CALDERON v. ESENOVA

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Jose CALDERON, respondent, v. Maral ESENOVA, appellant.

Decided: October 14, 2015

MARK C. DILLON, J.P., CHERYL E. CHAMBERS, L. PRISCILLA HALL, and SYLVIA O. HINDS–RADIX, JJ. Joseph & Smargiassi, LLC, New York, N.Y. (Mario A. Joseph and John Smargiassi of counsel), for appellant. Miriam Janicki–Crespo, Jackson Heights, N.Y., for respondent.

Appeals from (1) an order of the Supreme Court, Queens County (Anna Culley, J.), dated December 16, 2013, and (2) a judgment of divorce of that court entered September 15, 2014. The order, insofar as appealed from, after a hearing, denied those branches of the defendant's motion which were for an award of temporary maintenance and interim counsel fees, and determined that the defendant was not entitled to a final award of maintenance or counsel fees and that there was no marital property subject to equitable distribution. The judgment of divorce, insofar as appealed from, failed to award the defendant equitable distribution, maintenance, and counsel fees.

ORDERED that the appeal from the order is dismissed; and it is further,

ORDERED that the judgment is reversed insofar as appealed from, on the law, the facts, and in the exercise of discretion, the order is vacated, and the matter is remitted to the Supreme Court, Queens County, for a new determination of the defendant's motion for an award of temporary maintenance and interim counsel fees, and a trial on the ancillary issues of equitable distribution of marital property, maintenance, and counsel fees before a different Justice, and the entry of an appropriate amended judgment of divorce thereafter; and it is further,

ORDERED that one bill of costs is awarded to the appellant.

The appeal from the intermediate order must be dismissed because the right of direct appeal therefrom terminated with the entry of judgment in the action (see Matter of Aho, 39 N.Y.2d 241, 248). The issues raised on the appeal from the intermediate order are brought up for review and have been considered on the appeal from the judgment (see CPLR 5501[a][1] ).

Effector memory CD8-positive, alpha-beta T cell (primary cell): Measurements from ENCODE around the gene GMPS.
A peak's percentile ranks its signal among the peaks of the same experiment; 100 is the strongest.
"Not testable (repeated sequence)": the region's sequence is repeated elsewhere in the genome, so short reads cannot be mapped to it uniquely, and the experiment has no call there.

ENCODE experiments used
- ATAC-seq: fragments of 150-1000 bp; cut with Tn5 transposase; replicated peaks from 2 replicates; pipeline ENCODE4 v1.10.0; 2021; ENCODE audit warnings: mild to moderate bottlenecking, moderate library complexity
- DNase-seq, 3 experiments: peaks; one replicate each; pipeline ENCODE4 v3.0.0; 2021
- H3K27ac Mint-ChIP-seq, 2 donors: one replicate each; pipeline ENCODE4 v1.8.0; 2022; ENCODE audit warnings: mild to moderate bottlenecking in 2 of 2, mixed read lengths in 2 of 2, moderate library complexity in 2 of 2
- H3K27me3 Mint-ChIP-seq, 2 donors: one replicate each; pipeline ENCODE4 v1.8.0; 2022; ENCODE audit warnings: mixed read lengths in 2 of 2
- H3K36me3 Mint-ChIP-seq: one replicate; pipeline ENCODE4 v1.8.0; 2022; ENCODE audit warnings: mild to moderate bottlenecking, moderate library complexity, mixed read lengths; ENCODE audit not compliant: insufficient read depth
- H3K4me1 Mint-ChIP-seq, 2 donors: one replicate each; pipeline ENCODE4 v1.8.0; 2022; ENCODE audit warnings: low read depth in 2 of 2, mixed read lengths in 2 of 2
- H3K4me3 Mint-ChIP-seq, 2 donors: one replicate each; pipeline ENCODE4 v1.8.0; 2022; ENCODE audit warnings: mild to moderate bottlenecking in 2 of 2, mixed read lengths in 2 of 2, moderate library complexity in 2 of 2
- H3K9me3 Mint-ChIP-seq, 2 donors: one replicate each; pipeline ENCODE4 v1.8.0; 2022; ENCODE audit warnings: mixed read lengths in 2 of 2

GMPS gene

Shortly after serving an answer demanding maintenance, equitable distribution of the marital property, and counsel fees, the defendant moved, inter alia, for an award of temporary maintenance and interim counsel fees. Following a hearing, in an order dated December 16, 2013, the Supreme Court denied those branches of the defendant's motion and determined that the defendant was not entitled to a final award of maintenance or counsel fees and that there was no marital property subject to equitable distribution. After the defendant consented to the grounds for divorce, a judgment was entered granting the plaintiff a divorce, which incorporated by reference the order dated December 16, 2013.

“Generally, a court may, in its discretion, ‘grant relief that is warranted by the facts plainly appearing on the papers on both sides, if the relief granted is not too dramatically unlike the relief sought, the proof offered supports it, and there is no prejudice to any party’ “ (Clair v. Fitzgerald, 63 AD3d 979, 980, quoting Frankel v. Stavsky, 40 AD3d 918, 918–919). Here, as the defendant only requested pendente lite relief and was not given notice that the hearing would resolve the case, she was not afforded an opportunity to address the ultimate issues regarding equitable distribution, maintenance, and counsel fees (see Matter of Constantine v. Hopkins, 101 AD3d 1190, 1192; Matter of Revet v. Revet, 90 AD3d 1175). Under these circumstances, the Supreme Court erred in granting relief that was not requested by the parties (see Matter of Myers v. Markey, 74 AD3d 1344).

Additionally, a new determination is required on that branch of the defendant's motion which was for temporary maintenance. Domestic Relations Law § 236(B)(5–a)(c) sets forth the formula a court must use to determine the presumptively correct amount of temporary spousal maintenance (see Su v. Su, 128 AD3d 949; Woodford v. Woodford, 100 AD3d 875). Although the court may deviate from the presumptive award if it is “unjust or inappropriate” (Domestic Relations Law § 236[B][5–a][e][1]; see Goncalves v. Goncalves, 105 AD3d 901, 902–903), the court must set forth in a written order the amount of the presumptive award of temporary maintenance, the factors it considered, and the reasons that it adjusted the presumptive award of temporary maintenance (see Domestic Relations Law § 236[B][5–a][e][2] ). Here, the Supreme Court failed to comply with the requirements of Domestic Relations Law § 236(B)(5–a) when it denied that branch of the defendant's motion which was for temporary maintenance (see Davydova v. Sasonov, 109 AD3d 955, 956–957).

Finally, as the Supreme Court denied that branch of the defendant's motion which was for interim counsel fees on the ground that there was no marital property, there should be a new determination on this request for relief. An award of interim counsel fees may be warranted to allow the defendant to litigate the action on equal footing with the plaintiff (see O'Shea v. O'Shea, 93 N.Y.2d 187, 193; Palmeri v. Palmeri, 87 AD3d 572).

Under these circumstances on the record before us, we deem it appropriate to remit the matter to the Supreme Court, Queens County, for a new determination on the defendant's motion, and a trial on the ancillary issues of equitable distribution of marital property, maintenance, and counsel fees, before a different Justice (see Jones v. City of New York, 130 AD3d 686).

In light of our determination, we need not reach the parties' remaining contentions.

DILLON, J.P., CHAMBERS, HALL and HINDS–RADIX, JJ., concur.

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